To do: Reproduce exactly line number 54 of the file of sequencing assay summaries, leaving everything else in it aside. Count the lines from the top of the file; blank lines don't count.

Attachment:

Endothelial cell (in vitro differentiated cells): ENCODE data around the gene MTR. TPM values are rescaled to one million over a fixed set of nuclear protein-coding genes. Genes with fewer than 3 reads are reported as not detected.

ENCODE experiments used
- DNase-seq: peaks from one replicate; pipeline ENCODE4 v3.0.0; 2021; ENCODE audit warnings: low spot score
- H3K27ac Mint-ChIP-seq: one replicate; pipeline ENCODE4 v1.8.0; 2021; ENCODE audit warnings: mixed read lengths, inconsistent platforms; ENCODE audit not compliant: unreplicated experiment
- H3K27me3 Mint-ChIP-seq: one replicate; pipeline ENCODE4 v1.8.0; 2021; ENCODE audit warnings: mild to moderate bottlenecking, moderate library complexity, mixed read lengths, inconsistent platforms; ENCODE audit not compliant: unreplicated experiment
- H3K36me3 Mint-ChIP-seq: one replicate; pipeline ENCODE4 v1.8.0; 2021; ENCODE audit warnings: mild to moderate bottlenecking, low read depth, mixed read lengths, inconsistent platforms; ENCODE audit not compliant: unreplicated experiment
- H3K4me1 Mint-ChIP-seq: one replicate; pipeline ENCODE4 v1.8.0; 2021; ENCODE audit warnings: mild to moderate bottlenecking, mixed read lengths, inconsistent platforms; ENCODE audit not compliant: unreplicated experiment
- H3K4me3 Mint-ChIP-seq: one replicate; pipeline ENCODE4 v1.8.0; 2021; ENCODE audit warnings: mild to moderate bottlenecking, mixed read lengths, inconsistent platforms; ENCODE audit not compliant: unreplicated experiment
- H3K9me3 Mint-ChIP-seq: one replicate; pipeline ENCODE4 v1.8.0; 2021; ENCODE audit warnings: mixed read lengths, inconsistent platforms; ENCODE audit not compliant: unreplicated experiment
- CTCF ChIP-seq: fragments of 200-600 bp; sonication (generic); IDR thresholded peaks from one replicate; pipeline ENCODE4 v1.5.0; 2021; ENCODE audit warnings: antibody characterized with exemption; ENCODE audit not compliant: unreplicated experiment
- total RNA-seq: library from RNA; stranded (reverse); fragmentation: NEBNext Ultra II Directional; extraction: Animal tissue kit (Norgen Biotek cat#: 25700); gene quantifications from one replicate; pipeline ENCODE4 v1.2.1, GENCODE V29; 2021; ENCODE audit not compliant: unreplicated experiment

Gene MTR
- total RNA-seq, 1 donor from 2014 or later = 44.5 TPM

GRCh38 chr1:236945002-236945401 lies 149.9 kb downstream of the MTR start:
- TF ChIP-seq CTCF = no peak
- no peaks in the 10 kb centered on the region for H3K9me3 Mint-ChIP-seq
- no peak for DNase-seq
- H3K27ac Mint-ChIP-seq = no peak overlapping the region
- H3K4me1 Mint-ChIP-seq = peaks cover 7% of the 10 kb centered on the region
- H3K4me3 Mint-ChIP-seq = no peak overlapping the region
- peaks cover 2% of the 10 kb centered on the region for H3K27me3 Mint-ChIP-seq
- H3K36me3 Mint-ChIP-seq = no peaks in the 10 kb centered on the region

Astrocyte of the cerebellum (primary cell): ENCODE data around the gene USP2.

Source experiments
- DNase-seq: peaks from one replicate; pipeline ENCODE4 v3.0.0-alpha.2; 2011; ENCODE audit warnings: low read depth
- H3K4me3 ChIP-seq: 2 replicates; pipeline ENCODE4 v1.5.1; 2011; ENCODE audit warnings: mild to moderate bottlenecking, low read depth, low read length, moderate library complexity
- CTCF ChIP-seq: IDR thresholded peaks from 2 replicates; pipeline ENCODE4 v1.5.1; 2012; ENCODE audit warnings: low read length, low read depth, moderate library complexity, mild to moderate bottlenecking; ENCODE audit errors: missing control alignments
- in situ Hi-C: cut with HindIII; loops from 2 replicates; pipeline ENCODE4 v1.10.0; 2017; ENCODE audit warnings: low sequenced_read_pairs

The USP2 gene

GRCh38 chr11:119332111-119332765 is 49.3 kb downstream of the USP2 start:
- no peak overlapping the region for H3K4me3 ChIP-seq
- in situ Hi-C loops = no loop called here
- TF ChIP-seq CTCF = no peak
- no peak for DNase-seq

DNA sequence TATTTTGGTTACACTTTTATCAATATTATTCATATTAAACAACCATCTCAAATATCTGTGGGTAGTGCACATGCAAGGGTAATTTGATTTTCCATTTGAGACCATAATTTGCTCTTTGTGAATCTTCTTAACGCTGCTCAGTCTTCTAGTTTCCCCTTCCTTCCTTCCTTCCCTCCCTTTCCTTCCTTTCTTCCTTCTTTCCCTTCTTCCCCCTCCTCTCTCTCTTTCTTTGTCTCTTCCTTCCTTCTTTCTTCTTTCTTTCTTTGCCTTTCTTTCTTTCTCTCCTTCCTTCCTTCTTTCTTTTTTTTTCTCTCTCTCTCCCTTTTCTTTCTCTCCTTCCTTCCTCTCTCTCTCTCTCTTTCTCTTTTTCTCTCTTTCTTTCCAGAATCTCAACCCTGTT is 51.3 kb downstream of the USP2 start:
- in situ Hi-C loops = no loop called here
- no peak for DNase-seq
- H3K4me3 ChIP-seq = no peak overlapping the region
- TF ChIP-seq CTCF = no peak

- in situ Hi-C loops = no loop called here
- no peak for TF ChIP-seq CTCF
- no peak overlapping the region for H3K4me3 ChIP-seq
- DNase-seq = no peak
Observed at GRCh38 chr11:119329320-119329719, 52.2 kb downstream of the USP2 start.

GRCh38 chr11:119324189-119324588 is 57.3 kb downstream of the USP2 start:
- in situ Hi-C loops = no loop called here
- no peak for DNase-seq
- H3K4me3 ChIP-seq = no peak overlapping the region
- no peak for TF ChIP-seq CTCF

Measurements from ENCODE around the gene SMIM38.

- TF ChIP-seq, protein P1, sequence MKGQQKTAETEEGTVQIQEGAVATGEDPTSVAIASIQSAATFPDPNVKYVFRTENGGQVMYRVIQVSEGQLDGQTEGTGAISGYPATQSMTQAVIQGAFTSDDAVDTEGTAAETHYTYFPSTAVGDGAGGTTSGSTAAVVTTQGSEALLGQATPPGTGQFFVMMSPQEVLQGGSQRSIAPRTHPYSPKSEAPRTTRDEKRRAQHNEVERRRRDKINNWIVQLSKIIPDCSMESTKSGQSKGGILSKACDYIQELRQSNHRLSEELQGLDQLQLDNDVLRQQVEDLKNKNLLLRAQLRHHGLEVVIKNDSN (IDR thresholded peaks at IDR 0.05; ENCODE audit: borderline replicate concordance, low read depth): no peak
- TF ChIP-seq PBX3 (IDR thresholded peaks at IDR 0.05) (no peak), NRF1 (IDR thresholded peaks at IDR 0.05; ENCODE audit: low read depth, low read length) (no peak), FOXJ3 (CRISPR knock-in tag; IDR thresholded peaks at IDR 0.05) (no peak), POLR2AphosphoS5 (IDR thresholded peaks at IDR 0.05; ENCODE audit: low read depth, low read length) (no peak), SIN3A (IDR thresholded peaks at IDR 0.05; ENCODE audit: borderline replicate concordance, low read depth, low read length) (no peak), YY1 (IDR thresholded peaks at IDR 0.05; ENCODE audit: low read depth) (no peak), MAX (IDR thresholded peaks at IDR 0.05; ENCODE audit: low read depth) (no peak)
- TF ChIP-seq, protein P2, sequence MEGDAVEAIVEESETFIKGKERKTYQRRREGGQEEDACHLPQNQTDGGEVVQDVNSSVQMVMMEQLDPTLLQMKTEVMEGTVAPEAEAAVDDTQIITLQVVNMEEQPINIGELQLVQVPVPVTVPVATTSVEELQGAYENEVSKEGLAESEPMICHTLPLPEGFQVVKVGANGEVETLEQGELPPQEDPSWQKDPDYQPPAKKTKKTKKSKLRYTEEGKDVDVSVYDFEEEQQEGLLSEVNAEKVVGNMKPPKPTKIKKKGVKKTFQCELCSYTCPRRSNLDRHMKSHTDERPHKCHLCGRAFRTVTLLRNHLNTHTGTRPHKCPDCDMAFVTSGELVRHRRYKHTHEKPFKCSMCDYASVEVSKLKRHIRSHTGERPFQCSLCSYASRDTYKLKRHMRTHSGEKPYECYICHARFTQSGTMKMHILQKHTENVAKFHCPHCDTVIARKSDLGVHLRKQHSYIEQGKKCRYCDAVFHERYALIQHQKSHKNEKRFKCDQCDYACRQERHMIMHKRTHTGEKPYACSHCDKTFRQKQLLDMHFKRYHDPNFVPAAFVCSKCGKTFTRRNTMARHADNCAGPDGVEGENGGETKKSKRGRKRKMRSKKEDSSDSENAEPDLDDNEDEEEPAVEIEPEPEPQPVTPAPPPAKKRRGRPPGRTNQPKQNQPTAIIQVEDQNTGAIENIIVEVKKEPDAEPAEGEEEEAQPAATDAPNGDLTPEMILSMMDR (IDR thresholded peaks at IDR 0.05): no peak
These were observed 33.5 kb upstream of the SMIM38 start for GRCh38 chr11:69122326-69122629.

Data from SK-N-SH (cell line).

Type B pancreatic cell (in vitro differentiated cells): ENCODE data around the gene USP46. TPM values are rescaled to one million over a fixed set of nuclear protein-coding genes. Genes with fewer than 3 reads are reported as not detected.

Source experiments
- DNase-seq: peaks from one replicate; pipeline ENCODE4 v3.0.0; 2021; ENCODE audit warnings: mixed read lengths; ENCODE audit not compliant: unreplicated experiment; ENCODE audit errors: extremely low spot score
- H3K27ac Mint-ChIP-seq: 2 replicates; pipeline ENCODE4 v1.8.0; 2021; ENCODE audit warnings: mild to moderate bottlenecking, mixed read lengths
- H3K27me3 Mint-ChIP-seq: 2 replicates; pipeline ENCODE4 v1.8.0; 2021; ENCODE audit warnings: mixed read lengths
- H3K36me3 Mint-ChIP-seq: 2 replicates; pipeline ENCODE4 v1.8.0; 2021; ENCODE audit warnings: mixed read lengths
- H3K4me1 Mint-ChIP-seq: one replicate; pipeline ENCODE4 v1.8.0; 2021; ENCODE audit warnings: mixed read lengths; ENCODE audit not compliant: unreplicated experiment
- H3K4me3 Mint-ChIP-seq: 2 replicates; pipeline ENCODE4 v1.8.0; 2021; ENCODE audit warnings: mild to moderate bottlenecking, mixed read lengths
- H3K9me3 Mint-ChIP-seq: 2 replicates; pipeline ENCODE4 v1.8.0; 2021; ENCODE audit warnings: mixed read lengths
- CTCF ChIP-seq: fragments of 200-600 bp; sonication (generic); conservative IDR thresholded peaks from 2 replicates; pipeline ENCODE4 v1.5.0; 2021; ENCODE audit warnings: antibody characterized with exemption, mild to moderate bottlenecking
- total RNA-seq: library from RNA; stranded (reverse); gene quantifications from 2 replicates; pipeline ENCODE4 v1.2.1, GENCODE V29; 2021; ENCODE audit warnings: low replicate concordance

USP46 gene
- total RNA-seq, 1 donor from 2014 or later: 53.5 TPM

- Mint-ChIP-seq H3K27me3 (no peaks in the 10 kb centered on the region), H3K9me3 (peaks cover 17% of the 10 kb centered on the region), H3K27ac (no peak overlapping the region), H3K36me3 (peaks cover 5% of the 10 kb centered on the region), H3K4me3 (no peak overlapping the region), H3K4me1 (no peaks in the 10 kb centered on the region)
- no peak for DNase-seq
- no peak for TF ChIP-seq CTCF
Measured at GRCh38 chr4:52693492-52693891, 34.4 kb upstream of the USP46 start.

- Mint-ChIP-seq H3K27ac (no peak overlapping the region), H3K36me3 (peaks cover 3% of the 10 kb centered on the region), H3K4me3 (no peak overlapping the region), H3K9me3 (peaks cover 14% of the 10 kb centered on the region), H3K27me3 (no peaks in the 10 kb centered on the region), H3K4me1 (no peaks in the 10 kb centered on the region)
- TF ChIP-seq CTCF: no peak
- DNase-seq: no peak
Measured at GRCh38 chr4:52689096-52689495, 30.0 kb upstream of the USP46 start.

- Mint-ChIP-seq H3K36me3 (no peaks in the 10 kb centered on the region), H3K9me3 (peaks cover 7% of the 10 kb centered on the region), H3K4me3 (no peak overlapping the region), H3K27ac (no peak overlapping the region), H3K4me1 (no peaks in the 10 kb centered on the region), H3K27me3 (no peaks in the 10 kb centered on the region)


These were observed 33.5 kb upstream of the SMIM38 start for GRCh38 chr11:69122326-69122629.